OpenXcom


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#1 michal

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Posted 14 May 2010 - 04:56 AM

A new X-COM project went public!

Goal of this project is to recreate the original game from scratch, 100% faithful to original game (minus bugs of course :cool: ). But code base will allow anyone to make tweaks, changes etc. Author will try to make this game as as moddable as possible.

It is still in early development, but there are already screens to show:

13052010_geoscape.png 13052010_ubuntu.png


More screen shots, information and svn builds (for windows and linux) can be found on OpenXcom's official site!

#2 Bomb Bloke

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Posted 14 May 2010 - 04:00 PM

I have to say it...

"What, another one?!"  :cool:

Good to see an open source one, though - that's uncommon. The SVN suggests it's been in development for at least three and a half months by a guy called "supsuper".

Couldn't find any installation instructions, so for what it's worth, you're supposed to copy the contents of your game folder into OpenXcom's "Data" folder. It wants a copy of the CE game, doesn't work with just the DOS files.

Thus far it's no where near "playable", but he's got the Geoscape drawing the globe - I always fancied that would be the hardest part, for some reason I've never been able to wrap my head around coding even a pseudo-3D engine.  :(
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#3 hatfarm

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Posted 14 May 2010 - 07:10 PM

There is almost no commenting in the code, which is going to make it really hard for people to help out.  I'd actually love to help with it, but I think my Summer time would be gone before I really understood what was being done.

#4 Azrael Strife

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Posted 15 May 2010 - 10:08 PM

Haha, SupSuper is one of the guys from Project Xenocide and XCOMUFO :cool:
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#5 SupSuper

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Posted 17 May 2010 - 12:03 AM

View PostBomb Bloke, on 14th May 2010, 5:00pm, said:

I have to say it...

"What, another one?!"  :(

Good to see an open source one, though - that's uncommon. The SVN suggests it's been in development for at least three and a half months by a guy called "supsuper".

Couldn't find any installation instructions, so for what it's worth, you're supposed to copy the contents of your game folder into OpenXcom's "Data" folder. It wants a copy of the CE game, doesn't work with just the DOS files.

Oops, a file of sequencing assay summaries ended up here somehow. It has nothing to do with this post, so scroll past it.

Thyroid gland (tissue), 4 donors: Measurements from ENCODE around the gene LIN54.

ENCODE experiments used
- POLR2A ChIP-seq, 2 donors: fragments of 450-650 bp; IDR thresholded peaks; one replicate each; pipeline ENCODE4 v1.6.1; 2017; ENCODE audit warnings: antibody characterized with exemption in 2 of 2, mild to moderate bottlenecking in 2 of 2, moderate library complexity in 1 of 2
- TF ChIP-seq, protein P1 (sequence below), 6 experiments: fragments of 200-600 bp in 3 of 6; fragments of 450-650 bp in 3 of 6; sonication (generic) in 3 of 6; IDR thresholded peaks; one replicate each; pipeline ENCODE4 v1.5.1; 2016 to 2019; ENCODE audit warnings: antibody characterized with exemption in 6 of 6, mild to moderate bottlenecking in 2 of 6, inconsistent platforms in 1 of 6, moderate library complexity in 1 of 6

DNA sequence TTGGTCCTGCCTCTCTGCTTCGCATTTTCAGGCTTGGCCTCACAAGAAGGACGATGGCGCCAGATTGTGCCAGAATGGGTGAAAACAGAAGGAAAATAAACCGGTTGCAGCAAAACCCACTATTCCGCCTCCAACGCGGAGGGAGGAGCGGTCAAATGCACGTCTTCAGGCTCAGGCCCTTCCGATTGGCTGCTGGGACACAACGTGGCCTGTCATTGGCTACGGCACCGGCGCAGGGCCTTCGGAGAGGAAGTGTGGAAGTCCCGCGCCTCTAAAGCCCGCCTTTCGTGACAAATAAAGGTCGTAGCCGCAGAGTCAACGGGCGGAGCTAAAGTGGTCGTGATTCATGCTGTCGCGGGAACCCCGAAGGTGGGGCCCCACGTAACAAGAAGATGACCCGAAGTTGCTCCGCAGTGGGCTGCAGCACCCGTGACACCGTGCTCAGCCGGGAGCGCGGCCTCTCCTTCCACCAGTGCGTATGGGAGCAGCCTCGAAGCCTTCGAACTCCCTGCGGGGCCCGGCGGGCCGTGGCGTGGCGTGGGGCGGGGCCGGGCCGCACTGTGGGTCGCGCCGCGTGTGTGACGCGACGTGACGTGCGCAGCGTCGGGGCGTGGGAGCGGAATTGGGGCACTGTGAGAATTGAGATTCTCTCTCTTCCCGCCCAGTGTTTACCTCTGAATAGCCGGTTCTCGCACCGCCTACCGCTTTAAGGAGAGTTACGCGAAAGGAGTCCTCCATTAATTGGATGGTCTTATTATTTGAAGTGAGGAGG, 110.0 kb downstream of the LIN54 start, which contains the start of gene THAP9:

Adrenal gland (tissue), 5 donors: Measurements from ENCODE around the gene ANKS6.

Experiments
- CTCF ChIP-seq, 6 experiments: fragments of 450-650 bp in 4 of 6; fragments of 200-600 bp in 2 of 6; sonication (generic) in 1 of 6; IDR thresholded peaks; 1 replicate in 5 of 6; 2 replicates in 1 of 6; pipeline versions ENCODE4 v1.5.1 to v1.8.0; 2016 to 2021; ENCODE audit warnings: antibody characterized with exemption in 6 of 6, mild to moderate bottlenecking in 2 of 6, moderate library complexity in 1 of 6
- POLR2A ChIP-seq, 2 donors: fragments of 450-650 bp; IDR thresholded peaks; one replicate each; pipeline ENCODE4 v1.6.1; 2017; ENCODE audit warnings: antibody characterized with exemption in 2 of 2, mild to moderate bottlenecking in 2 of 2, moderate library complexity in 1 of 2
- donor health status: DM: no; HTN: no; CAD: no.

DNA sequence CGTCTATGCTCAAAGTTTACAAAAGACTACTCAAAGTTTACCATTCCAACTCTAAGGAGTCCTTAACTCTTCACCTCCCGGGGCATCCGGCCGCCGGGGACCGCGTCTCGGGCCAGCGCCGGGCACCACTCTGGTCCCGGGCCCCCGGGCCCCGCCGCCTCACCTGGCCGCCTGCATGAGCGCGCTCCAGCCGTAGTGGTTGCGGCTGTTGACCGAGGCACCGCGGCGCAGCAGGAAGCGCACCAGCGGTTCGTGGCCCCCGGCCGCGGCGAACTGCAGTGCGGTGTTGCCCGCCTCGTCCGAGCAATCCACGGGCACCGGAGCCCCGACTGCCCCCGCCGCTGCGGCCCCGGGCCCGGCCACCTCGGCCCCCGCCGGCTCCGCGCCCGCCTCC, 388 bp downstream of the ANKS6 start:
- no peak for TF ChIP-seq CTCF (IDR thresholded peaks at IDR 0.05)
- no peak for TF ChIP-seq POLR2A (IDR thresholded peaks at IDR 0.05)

Thus far it's no where near "playable", but he's got the Geoscape drawing the globe - I always fancied that would be the hardest part, for some reason I've never been able to wrap my head around coding even a pseudo-3D engine.  :(
The instructions should be in the Downloads page if you missed them. :cool:

Glad you got it working though. The globe is indeed one of the trickiest parts, and is still far from complete. It requires a lot of crazy trigonometrical knowledge, which is not my strong point.


The game should run fine with any X-Com version now (the main issue is the audio which changes between versions, so for now you just won't get music with the DOS version) though, and about the only playable thing in the game now is the timer with monthly funding. Enjoy the excitement of watching your funds grow without interaction!  :(

View Posthatfarm, on 14th May 2010, 8:10pm, said:

There is almost no commenting in the code, which is going to make it really hard for people to help out.  I'd actually love to help with it, but I think my Summer time would be gone before I really understood what was being done.

I am looking into getting the code documented. However, I should clarify that this isn't some call for help for everyone to come form another big team (there's plenty of other projects for that), just a call for attention. :(



View PostAzrael Strife, on 15th May 2010, 11:08pm, said:

Haha, SupSuper is one of the guys from Project Xenocide and XCOMUFO :)
Oh no, you got me!  :(

#6 michal

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Posted 21 May 2010 - 04:57 PM

View Posthatfarm, on 14th May 2010, 7:10pm, said:

There is almost no commenting in the code, which is going to make it really hard for people to help out.  I'd actually love to help with it, but I think my Summer time would be gone before I really understood what was being done.

Check this out:
http://openxcom.nine.../docs-and-macs/

#7 hatfarm

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Posted 21 May 2010 - 06:22 PM

View Postmichal, on 21st May 2010, 5:57pm, said: